Bent, But Not Broken

By Mario Fraioli

Close, but not quite. Photo: Courtesy of Nike

I didn’t want to spend a lot of time writing about Nike’s Breaking2 Project this week, but all anyone—myself included—has been talking about of late, it seems, is Nike’s Breaking2 Project (which I think says something, like it or not), so I’d be doing a great disservice here by not spending a fair amount of time on it.

If you’ve been reading the morning shakeout long enough, you know that I’ve been critical of the Breaking2 Project since it was first made public last December (and have also opined on other sub-2 hour marathon initiatives once or twice prior to that). My main criticisms throughout have been that such contrived events threaten the spirit of the sport and make a mockery of racing. And while I still feel that way to some degree (more on this in a bit), my perspective has been somewhat reshaped after watching Eliud Kipchoge run 2:00:25 around an empty race track in northern Italy late on Friday night. Let me explain.

Last Tuesday, I wrote, “Has all the hype gotten non-fans of the sport more interested in pro running or the participants of Breaking2? To this point, I’d argue no. It’s only created a polarizing debate amongst the already interested geekery, including yours truly, while putting the Nike brand in the headlines of endemic and non-endemic publications alike, from Runner’s World and Competitor to Wired and The New York Times. This script, as you might imagine, has been carefully crafted by Nike’s masterful marketing team.”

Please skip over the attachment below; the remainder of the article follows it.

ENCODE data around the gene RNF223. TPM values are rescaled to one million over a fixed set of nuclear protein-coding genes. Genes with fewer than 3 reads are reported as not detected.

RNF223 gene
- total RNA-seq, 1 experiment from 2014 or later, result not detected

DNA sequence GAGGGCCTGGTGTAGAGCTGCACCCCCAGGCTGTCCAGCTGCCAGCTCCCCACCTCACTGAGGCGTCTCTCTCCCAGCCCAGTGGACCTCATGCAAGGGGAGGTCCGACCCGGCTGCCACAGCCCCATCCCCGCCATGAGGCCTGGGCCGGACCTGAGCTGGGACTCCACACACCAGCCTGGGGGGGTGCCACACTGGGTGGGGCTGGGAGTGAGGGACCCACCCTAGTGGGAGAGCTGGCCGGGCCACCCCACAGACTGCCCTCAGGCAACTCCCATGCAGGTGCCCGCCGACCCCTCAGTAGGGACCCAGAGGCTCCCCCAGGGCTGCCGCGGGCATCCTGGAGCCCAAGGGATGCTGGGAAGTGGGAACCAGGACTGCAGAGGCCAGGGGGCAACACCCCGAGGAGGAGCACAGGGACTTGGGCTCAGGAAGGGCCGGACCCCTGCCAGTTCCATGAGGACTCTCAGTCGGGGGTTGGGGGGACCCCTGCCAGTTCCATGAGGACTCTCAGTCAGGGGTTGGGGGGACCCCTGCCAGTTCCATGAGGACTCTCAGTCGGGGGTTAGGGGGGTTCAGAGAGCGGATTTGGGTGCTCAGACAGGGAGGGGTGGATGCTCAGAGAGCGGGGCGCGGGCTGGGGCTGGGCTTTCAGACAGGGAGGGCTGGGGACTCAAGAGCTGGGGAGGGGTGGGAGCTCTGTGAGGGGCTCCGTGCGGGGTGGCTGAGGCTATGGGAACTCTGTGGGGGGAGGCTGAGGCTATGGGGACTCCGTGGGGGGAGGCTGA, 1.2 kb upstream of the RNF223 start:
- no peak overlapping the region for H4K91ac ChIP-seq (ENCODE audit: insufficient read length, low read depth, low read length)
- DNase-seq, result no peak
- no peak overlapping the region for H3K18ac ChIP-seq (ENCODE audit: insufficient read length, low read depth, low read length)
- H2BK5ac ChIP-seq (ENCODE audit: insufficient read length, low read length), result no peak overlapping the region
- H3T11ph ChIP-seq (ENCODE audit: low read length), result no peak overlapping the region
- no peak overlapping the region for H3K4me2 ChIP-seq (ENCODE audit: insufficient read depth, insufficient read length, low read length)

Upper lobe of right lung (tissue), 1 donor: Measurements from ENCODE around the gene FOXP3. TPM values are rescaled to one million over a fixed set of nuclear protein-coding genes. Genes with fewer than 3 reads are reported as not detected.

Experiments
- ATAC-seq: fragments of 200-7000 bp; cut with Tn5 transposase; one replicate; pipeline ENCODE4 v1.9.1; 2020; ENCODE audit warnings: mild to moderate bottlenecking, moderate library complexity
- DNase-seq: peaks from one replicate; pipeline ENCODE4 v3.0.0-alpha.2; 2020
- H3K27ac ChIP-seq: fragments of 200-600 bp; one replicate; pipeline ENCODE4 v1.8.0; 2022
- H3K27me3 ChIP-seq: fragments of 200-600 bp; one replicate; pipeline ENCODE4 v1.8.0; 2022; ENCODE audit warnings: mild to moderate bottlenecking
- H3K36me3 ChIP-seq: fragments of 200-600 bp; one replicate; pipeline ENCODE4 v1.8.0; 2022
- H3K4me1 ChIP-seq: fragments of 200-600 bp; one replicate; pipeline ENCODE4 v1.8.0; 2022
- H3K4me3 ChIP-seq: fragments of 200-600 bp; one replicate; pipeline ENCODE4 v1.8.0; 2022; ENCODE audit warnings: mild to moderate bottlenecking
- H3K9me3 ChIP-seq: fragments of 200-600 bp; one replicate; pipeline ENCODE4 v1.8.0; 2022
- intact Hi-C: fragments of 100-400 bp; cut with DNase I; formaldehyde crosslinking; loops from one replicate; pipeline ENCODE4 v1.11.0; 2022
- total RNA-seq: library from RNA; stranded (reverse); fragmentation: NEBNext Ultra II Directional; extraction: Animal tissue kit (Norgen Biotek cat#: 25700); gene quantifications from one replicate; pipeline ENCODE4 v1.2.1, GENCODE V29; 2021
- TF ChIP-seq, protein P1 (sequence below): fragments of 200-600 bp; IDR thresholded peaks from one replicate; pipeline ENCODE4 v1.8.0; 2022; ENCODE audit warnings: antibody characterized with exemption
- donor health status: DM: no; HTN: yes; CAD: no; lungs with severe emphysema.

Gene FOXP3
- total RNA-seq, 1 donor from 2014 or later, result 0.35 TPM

Well, fast forward a few days, and you’d be hard-pressed to argue with the popularity of Breaking2, as just shy of 5 million people tuned into the Facebook Live stream of the event on Friday night. Another I-don’t-know-how-many millions of people watched on Twitter, YouTube, runnersworld.com, wired.com and nike.com. I’ll be the first to admit that I was wrong last Tuesday. While the pre-event hype was lukewarm at best, the thing itself was, by all accounts, a smashing success. Personally, I had friends with little to no regular interest in running texting me that they were watching the stunt (many of them on the east coast, where it got underway at 11:45 PM). And unlike me, I’d bet my lunch money that most of those friends probably weren’t watching the Payton Jordan Invitational at the same time.

And make no mistake, Breaking2 was a stunt—and a well-executed one at that—that took the form of a 2-1/2 hour streaming Nike ad which mesmerized millions of viewers, an undoubtedly diverse mix of diehard running fans and curious bystanders who all wanted to see if a skinny dude from East Africa could run under 2 hours for 26.2 miles. That’s a pretty impressive stunt to pull off, no matter how you slice it. Influx of Swooshes aside, Nike got people watching—and talking about—running, and that’s something I can get behind and support.

For me, finally coming to accept the event as an exhibition—much like the home run derby in Major League Baseball, the slam dunk contest in the NBA, or the skills competition in the NHL—and not a competition, was the major hurdle I cleared in the last week. The end result didn’t count for anything but Breaking2 got people interested and excited, and it was immediately clear to me that our sport needs more of these types of exhibition-style events to stay relevant, attract new fans and, ultimately, survive.